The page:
Sheep Grazing Builds Soil Health and Increases Microbial Activity on Vegetable Fields
Re-integrating livestock into cropping systems allows farmers to benefit from the natural synergism between plants and animals.
Re-integrating livestock into cropping systems allows farmers to benefit from the natural synergism between plants and animals. These systems mimic nature and allow farmers to reduce the need for chemical fertilizer and tillage, improve soil health, and diversify farm income.
While most commonly practiced on a larger-scale, researchers at Montana State University (MSU) are looking into whether this beneficial management practice may also have an application in smaller-scale situations like vegetable farming. Funded by a grant from the Western Sustainable Agriculture Research and Education program, the on-going study is examining whether sheep grazing on vegetable fields can help improve soil health.
MSU research associate Devon Ragen is heading up the project, along with the assistance of graduate student Trestin Benson. A native of northwest Montana, Benson’s graduate research is seeking to understand whether grazing affects microbial diversity and subsequent crop yields in vegetable fields. Many past studies in row crop and small grain scenarios have shown livestock integration has a positive effect on soil health.
Initially, Benson says, the project was open to any kind of livestock. But given the timing and farmers who ended up participating in the study, it worked out sheep would be the best fit.
“They’re easy to manage, small, and portable,” says Benson. “They’re not like cattle where you have to put up a lot of fencing. For sheep, we just use electrified netting. It’s very easy to put up. Plus, two of the producers in the study already had sheep so they became the main livestock.”
The producers taking part in Benson’s trial include two local Montana operations, Strike Farms of Bozeman, MT and 13 Mile Lamb and Wool of Belgrade, MT, along with Black Cat Farms in Boulder, CO. Benson said it was easy to get the farmers involved because their participation doesn’t require them to change anything, just simply let her take soil samples before and after sheep are allowed to graze on each farm. It should be noted, sheep are either grazed before or after vegetable rows are planted or harvested.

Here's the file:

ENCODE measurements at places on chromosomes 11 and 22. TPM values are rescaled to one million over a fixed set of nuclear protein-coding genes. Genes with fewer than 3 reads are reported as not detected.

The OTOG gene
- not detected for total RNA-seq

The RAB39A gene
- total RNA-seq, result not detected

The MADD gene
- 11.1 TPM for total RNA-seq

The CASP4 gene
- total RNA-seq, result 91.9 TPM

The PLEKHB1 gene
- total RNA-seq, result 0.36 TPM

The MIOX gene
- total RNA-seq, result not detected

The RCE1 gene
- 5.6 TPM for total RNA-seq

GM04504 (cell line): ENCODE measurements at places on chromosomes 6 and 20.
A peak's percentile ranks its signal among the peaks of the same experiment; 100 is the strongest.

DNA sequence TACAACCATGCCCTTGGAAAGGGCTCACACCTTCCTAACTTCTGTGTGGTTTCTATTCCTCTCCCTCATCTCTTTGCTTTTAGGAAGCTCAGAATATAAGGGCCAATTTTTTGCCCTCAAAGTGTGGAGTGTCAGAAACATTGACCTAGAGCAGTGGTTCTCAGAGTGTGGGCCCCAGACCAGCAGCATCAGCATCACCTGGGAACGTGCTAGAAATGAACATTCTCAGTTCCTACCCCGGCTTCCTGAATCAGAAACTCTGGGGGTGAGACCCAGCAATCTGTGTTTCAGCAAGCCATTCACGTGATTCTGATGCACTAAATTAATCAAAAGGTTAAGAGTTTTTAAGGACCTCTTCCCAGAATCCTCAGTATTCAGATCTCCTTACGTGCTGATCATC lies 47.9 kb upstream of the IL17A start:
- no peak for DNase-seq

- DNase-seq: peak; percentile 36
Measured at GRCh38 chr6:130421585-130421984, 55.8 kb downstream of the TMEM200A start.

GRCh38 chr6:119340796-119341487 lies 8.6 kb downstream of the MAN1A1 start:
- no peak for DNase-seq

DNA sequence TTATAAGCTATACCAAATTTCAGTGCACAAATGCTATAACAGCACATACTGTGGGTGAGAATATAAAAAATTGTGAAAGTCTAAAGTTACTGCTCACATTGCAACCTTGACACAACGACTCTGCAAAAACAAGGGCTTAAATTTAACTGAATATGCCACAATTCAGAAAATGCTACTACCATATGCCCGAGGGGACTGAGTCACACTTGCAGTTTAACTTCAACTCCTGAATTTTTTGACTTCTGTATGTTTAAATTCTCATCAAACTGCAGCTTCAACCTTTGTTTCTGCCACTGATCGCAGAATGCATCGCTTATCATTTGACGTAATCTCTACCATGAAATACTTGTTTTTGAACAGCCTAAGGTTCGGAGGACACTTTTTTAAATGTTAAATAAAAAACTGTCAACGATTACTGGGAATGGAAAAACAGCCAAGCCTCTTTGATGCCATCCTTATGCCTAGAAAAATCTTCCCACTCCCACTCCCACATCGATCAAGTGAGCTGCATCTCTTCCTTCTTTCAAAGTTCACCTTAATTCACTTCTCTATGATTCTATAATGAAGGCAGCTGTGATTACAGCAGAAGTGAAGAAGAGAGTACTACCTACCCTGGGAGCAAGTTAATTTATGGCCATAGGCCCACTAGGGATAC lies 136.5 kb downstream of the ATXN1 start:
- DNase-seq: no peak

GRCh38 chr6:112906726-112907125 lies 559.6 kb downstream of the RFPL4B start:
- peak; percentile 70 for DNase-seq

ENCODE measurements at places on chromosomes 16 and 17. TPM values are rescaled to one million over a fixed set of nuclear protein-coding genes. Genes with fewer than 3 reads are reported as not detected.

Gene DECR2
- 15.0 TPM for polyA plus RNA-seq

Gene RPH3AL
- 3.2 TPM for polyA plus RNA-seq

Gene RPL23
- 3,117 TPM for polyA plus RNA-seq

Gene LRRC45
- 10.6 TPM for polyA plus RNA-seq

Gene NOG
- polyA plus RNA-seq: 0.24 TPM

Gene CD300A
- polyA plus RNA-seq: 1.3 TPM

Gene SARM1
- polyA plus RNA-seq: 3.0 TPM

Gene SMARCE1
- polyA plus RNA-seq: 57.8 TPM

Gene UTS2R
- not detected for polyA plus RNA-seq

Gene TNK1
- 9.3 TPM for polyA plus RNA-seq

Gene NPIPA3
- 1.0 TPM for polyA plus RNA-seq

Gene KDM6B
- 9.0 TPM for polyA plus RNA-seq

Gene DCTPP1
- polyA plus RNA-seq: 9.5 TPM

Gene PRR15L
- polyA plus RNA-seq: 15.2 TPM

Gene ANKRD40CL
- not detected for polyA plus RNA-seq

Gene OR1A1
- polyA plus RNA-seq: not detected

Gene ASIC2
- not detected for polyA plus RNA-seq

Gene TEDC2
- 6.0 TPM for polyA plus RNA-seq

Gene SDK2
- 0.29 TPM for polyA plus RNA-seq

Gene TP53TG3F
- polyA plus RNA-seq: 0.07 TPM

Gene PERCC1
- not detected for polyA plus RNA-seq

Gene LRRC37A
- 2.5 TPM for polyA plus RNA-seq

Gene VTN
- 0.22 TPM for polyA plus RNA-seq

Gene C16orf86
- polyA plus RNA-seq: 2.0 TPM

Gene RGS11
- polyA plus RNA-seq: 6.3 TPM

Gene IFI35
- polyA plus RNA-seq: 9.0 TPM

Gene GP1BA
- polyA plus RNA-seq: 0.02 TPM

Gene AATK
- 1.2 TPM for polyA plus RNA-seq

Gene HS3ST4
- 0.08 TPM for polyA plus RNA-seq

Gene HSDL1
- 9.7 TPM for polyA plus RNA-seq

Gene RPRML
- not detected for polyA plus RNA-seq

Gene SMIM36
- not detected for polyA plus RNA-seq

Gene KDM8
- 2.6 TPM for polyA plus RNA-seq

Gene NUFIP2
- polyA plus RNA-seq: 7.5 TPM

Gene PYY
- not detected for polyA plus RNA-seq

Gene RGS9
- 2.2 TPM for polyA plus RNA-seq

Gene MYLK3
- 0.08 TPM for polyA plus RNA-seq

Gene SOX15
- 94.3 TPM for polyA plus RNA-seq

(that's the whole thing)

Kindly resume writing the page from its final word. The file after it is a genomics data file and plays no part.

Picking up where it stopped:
“When we collect our soil samples we use a soil corer and just randomly pull 5 soil cores at a depth of 6 inches,” says Benson.
Additionally, Benson constructs 6 grazing exclosures at each site during each grazing period. Exclosures were randomly placed during year one. After last year’s grazing season, they were torn down and spot marked with a GPS for easy location the following season. The grazing itself is the treatment for the study, so the un-grazed areas (exclosures) are the control.
After sample collection, soil cores are sent off to a lab where microbial DNA is extracted and analyzed to identify the species present and how and where they are clustering in the soil profile.
“We compared the different farms together and we can see that certain species are clustering on each particular farm,” says Benson. “So each farm has its own set of microbes unique to their soil, which is typical.”
Benson notes her preliminary results are mainly focused on looking at alpha diversity and species richness in the soil. Alpha diversity can be described as the richness and evenness of microbial species present.
“Saying just ‘biodiversity’ is ambiguous,” says Benson. “Alpha diversity gives us a better definition of what we’re looking at.”
To sample for the microbial diversity data Benson collected 5 soil samples from grazing enclosures and 5 soil samples from a designated grazed sampling area.
Preliminary results show significantly more alpha diversity and species richness of microbes on the grazed fields compared to before sheep set foot on each plot at the beginning of the study. This same result could be seen across all three farms.
“It was pretty awesome,” says Benson. “Essentially, it means the soil is becoming healthier!”
Along with increased microbial activity, Benson pointed out that compaction was a non-issue. In fact, results so far have shown that bulk density (an indicator of compaction) has actually decreased on all three farms since the start of the project.
Unfortunately, Benson says the opportunity to discover any differences in crop yields will have to wait.
“We have only collected one year of harvest so we don't have anything to compare to yet,” says Benson. “We just have a base of what happened this past summer. This fall we will get to collect the next harvest.”
Collaborating with National Center for Appropriate Technology, Benson shared her initial study results with the public at two workshop demonstrations earlier this year. She and her fellow researchers hope the study will encourage more producers to pursue incorporating livestock into smaller scale cropping systems like those used in the study.
Overall, Benson points out the most exciting result of this whole experience has been the huge uptick they’ve seen in microbial life after sheep were added into the vegetable farming equation.
“Even though we haven’t seen big differences between the grazed areas and ungrazed (exclosures) in each plot,” says Benson, “the fact that we saw a change in all three compared from before to after grazing, that's a huge deal.”
Going forward, Benson plans to look and compare data across years and see if she can tease out any indications of whether any particular microbial species are more prominent than others.